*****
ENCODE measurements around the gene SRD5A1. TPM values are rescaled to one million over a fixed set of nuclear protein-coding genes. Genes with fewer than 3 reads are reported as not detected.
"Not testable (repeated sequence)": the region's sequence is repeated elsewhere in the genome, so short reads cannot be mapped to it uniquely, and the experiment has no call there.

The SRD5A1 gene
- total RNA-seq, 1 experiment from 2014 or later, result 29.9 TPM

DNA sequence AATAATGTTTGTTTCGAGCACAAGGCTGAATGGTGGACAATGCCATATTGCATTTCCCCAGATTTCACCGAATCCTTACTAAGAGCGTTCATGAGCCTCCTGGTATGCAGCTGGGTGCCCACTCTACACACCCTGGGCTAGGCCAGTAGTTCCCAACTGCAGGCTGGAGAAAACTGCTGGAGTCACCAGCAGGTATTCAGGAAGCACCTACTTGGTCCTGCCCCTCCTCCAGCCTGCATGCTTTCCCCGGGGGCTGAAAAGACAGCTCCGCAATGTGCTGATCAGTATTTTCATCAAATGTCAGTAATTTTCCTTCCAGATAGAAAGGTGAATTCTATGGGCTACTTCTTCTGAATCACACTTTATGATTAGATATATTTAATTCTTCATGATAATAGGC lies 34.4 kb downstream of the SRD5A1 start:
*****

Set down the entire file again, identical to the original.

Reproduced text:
ENCODE measurements around the gene SRD5A1. TPM values are rescaled to one million over a fixed set of nuclear protein-coding genes. Genes with fewer than 3 reads are reported as not detected.
"Not testable (repeated sequence)": the region's sequence is repeated elsewhere in the genome, so short reads cannot be mapped to it uniquely, and the experiment has no call there.

The SRD5A1 gene
- total RNA-seq, 1 experiment from 2014 or later, result 29.9 TPM

DNA sequence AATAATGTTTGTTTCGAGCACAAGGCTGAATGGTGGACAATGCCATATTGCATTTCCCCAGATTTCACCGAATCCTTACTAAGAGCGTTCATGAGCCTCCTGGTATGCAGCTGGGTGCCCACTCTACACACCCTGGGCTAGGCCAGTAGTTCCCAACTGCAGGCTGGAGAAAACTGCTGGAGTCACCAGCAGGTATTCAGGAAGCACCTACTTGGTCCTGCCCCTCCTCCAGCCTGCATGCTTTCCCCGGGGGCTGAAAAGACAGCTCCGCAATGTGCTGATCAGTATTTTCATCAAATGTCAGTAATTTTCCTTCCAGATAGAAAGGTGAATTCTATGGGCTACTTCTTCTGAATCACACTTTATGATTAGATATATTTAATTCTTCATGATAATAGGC lies 34.4 kb downstream of the SRD5A1 start: